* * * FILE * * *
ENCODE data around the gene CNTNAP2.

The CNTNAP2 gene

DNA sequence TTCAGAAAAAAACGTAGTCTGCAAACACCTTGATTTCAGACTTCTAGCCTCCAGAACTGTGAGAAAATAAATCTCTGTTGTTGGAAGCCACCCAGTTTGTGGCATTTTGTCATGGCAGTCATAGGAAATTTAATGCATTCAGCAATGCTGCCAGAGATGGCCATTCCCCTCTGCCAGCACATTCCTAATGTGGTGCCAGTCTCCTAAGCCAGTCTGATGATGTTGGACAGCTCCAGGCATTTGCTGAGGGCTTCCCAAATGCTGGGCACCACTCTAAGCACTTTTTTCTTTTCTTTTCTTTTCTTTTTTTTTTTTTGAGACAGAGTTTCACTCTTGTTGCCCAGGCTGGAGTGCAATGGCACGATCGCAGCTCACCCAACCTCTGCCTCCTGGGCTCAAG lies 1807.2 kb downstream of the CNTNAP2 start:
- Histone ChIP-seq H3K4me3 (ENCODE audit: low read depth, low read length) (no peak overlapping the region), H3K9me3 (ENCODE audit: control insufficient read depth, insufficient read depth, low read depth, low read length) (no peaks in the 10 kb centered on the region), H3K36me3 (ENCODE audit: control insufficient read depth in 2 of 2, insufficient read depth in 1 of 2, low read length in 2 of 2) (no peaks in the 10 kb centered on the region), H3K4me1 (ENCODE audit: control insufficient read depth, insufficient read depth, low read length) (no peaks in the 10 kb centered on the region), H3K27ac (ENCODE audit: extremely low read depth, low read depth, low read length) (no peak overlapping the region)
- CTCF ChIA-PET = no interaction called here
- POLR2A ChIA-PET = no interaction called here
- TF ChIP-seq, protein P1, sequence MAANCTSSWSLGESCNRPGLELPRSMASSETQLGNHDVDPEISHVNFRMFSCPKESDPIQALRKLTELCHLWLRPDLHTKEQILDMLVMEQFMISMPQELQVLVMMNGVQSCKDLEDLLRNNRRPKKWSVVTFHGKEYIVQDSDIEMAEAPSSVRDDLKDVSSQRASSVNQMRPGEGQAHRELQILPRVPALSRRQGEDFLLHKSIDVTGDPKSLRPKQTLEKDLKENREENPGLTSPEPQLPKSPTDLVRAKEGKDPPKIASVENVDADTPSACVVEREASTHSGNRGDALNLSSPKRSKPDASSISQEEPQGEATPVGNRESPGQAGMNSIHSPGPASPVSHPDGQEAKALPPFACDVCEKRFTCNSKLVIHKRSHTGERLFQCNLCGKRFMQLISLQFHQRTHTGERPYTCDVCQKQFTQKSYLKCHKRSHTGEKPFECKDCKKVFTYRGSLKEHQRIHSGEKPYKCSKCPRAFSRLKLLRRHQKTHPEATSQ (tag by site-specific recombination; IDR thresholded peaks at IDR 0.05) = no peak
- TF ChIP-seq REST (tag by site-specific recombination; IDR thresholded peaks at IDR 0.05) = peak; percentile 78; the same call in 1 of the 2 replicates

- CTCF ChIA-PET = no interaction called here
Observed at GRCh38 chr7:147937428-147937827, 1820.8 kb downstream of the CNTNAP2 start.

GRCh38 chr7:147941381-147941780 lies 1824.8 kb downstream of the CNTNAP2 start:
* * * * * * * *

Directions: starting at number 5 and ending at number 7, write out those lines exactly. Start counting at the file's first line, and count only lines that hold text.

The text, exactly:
- CTCF ChIA-PET = no interaction called here
- POLR2A ChIA-PET = no interaction called here
- TF ChIP-seq, protein P1, sequence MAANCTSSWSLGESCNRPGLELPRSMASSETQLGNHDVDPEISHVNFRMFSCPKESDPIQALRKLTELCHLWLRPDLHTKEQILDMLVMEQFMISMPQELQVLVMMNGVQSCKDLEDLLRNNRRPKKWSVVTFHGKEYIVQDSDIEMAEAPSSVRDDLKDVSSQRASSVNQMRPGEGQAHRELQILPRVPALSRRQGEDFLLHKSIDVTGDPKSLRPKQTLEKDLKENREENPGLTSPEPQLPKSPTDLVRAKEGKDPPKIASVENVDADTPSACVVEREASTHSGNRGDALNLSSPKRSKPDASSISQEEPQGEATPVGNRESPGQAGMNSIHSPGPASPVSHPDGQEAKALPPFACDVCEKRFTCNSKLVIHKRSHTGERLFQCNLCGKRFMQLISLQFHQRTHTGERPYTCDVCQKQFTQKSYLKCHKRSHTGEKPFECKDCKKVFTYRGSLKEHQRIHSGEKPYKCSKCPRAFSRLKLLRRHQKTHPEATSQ (tag by site-specific recombination; IDR thresholded peaks at IDR 0.05) = no peak